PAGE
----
Academic journal article McNair Papers

Moscow's "Near Abroad": Security Policy in Post-Soviet Europe

Academic journal article McNair Papers

Moscow's "Near Abroad": Security Policy in Post-Soviet Europe

Article excerpt

SUMMARY

The Soviet collapse bequeathed an uneasy security legacy throughout Eurasia. Especially worrisome to defense planners at the North Atlantic Treaty Organization (NATO) are the actual and potential conflicts in the European republics of the former USSR, part of Russia's "near abroad": Ukraine, Belarus, Moldova, and the Baltic republics. This area contains 70 million inhabitants, two thousand nuclear warheads, and a surplus of unresolved strategic, economic, and ethnic disputes. These new nations are struggling to enter Western economic and security institutions while key Russian figures press for reintegration of the republics under Russia's leadership. Moscow's evolving policy toward the "near abroad" will indicate what kind of Russia--democratic nation, revanchist empire, or anarchic battleground the West will face in the 21st century.

During the time men live without a common power to keep them all in awe, they are in that condition which is called war; and such a war as is o f every man against every man.

--HOBBES, Leviathan I:13

The end of the cold war, phenomenal strategic victory though it was for the West, has disoriented NATO capitals. Scenarios that eluded Western planners even five years ago have become fact. The USSR has dissolved, 15 autonomous states have emerged, and inter-republican conflict has ignited. The once monolithic military has devolved into assorted, self-directed armed forces, and secure unitary control over thirty-thousand nuclear warheads has diminished. Any post-Warsaw Pact concert of Europe will be buffeted by the ongoing revolutions in the former Soviet empire. "Russia is no longer threatening, but it is frightening," one NATO official summed up. (1)

Such an environment is hazardous for daily political forecasts, let alone long-range strategic visions. The West has no experience analyzing countries "that are attempting nation-building, political democratization, and economic reform in a context of economic austerity, imperial disintegration, and the collapse of state structures." (2) Yet Western governments must appreciate the forces driving defense and diplomacy in the former USSR in order to foresee--and forestall--general conflagration in post-Soviet Eurasia.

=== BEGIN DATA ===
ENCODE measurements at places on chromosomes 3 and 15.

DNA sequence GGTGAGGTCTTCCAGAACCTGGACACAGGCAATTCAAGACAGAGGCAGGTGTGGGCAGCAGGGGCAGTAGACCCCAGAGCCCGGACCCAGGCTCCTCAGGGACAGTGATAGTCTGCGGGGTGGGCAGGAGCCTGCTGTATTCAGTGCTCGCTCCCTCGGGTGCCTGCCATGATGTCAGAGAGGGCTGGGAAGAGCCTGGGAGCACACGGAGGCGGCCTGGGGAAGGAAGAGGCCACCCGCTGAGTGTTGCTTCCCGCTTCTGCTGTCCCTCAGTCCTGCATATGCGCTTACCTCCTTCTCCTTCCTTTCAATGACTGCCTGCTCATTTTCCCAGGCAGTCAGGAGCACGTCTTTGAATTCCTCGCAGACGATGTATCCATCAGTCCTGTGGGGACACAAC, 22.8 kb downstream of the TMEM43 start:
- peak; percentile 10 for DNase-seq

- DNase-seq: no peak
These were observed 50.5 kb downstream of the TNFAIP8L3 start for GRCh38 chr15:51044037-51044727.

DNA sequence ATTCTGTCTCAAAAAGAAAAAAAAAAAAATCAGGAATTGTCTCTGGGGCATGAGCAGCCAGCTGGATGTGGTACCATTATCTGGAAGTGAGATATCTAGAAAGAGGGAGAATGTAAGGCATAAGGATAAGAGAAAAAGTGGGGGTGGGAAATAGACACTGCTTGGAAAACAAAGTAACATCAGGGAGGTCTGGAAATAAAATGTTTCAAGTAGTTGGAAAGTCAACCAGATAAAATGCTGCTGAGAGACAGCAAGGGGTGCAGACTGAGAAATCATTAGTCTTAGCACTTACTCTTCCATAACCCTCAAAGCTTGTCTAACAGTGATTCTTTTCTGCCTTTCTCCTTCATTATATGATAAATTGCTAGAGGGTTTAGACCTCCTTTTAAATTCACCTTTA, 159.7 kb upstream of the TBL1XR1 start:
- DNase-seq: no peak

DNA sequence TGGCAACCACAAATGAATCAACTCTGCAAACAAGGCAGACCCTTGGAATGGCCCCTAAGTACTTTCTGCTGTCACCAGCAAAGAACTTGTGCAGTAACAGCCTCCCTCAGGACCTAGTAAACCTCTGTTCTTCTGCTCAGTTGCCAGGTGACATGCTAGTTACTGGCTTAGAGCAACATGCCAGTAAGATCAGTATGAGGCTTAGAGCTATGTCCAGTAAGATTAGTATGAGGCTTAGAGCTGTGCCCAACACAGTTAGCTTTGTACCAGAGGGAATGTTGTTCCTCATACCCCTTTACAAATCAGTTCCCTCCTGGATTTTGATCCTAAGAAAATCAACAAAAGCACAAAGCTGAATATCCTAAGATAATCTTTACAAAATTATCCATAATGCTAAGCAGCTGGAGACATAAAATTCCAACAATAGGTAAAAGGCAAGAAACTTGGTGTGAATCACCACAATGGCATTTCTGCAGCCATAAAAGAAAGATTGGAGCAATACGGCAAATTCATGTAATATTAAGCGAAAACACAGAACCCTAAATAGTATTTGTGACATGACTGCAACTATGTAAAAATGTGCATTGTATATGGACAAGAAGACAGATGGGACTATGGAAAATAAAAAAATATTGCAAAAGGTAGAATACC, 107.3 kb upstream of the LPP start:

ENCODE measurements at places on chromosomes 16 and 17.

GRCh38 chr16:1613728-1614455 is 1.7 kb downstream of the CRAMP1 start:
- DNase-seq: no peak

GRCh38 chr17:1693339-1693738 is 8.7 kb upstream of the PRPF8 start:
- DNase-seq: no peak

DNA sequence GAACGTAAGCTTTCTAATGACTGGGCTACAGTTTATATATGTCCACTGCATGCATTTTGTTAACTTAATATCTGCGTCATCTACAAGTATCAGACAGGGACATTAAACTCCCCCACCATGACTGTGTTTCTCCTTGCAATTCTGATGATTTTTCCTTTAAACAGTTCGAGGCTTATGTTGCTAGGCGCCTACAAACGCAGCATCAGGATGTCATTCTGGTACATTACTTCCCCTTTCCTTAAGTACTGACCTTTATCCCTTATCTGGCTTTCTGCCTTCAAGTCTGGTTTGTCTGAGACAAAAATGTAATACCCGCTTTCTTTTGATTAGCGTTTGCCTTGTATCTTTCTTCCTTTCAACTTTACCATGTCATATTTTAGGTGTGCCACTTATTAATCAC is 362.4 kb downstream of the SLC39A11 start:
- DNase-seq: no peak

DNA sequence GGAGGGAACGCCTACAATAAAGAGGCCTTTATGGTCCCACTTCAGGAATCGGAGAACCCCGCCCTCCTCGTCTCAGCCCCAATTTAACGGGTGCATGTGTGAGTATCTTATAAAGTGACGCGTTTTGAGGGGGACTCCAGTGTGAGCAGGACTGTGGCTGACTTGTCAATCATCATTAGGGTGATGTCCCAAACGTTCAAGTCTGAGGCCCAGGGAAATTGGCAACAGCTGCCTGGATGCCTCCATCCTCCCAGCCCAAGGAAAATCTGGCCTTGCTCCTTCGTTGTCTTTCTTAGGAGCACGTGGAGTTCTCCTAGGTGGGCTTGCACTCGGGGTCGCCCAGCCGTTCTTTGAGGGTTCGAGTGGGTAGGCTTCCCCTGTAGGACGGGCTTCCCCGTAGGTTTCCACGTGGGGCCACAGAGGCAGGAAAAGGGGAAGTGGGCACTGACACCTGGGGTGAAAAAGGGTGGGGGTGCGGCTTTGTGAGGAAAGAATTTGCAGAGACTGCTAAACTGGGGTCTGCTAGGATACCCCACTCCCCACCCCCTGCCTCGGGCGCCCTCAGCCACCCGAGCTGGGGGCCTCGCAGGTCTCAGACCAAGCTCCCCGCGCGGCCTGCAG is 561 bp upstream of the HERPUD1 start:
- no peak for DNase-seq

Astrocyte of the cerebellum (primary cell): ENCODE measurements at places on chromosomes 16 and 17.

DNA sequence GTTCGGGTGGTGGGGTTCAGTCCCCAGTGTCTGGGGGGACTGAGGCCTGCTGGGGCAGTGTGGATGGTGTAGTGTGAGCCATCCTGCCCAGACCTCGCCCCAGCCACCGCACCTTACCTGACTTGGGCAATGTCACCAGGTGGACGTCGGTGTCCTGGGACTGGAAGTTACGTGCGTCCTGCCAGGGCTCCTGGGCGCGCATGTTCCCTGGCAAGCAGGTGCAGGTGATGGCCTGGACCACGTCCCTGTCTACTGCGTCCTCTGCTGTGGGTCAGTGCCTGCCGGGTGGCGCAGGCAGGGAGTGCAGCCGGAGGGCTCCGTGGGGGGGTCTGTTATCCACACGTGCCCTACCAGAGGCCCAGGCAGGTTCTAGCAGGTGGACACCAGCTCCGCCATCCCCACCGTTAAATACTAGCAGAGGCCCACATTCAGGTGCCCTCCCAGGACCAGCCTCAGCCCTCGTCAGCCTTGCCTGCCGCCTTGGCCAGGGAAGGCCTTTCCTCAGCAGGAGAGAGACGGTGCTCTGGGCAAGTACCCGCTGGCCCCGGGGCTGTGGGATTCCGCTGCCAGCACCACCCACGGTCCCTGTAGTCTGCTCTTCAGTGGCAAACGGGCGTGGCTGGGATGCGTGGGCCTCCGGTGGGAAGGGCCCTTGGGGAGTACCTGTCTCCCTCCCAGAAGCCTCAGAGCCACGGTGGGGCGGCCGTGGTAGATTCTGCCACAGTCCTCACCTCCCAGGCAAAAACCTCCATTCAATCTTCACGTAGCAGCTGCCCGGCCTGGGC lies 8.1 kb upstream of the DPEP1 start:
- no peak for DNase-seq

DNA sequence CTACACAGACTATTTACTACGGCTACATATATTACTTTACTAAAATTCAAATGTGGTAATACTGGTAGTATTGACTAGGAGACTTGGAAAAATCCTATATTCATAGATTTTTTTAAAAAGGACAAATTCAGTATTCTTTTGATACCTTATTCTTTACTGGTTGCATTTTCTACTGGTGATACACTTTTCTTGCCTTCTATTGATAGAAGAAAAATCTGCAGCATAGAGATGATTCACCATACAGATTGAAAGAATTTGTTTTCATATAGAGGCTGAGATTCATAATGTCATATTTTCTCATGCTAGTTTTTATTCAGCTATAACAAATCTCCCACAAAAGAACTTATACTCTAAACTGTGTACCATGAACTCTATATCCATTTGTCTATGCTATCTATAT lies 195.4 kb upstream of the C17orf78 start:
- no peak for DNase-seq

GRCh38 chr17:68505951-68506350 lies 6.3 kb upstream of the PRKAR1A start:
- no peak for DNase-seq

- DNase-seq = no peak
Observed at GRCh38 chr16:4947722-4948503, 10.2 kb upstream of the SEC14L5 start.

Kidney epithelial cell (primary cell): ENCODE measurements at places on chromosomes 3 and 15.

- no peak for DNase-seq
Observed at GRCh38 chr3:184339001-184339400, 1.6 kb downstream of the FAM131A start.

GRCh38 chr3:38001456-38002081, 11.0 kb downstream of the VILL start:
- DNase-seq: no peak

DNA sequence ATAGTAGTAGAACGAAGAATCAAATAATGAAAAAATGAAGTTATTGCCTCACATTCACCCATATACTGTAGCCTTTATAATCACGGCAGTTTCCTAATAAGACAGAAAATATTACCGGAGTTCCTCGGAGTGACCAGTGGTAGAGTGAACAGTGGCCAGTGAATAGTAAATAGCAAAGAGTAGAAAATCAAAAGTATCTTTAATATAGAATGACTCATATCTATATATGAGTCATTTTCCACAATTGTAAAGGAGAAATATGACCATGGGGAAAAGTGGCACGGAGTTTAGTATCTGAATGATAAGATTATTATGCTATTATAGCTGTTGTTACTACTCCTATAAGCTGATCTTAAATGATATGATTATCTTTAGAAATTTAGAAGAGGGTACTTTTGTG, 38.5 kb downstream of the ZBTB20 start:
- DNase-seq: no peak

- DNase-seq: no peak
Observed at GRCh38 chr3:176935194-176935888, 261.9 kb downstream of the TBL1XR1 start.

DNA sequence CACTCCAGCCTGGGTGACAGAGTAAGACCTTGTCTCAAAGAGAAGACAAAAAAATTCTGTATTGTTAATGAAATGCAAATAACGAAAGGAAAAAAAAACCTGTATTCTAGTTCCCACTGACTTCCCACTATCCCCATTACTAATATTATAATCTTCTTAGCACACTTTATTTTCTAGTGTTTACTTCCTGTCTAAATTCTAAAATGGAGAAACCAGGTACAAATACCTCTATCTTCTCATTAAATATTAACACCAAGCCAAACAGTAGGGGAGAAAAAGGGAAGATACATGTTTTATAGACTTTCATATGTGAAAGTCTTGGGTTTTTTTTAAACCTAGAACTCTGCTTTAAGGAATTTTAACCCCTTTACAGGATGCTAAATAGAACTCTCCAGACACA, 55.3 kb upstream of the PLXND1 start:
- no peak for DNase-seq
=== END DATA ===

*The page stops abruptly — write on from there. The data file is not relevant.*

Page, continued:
Several unappreciated realities demand a review of the states on Russia's European periphery. (3) The Republic of Ukraine, by virtue of its geopolitical position, resources, and nuclear weapons, is already a major actor on the European security scene. Quiescent Belarus, capital of the moribund Commonwealth of Independent States (CIS), has nevertheless created its own army and could be drawn into a regional conflict. A shooting war erupted in Moldova in mid-1992 which, though currently ignored by the West, evinces eerie parallels to the Balkans. (4) The Baltic republics, centrifugal pioneers of the Soviet break-up, continue to "host" unwelcome Russian military units and an unsettled Slavic population whose cause has energized Moscow's conservatives. Russian policy toward the "near abroad" or "nearby foreign parts" (blizhniye zarubezhiya) (5) will indicate the kind of Russia--nation, empire, or anarchic battleground--the West will know in the 21st century.

The Region

The territorial are from Tallin to Yalta contains six independent countries with 70 million inhabitants, over 250 strategic nuclear missiles, (6) and a third of the economic output of the Soviet Union. Ukraine alone has a population of 52 million (including some 11 million Russians) and Europe's second largest standing army. Unlike the Central European Warsaw Pact states, these republics did not entertain any notion of statehood (7) and were thrust abruptly into independence in 1991. Like Russia, all six share unfathomable socioeconomic nightmares, not least that each has banished its Communist party without casting off its Communists. All the historical "risk factors for intense outbursts of aggressive nationalism" are present in these countries: "democratization, state building, marketization, mass communications. …

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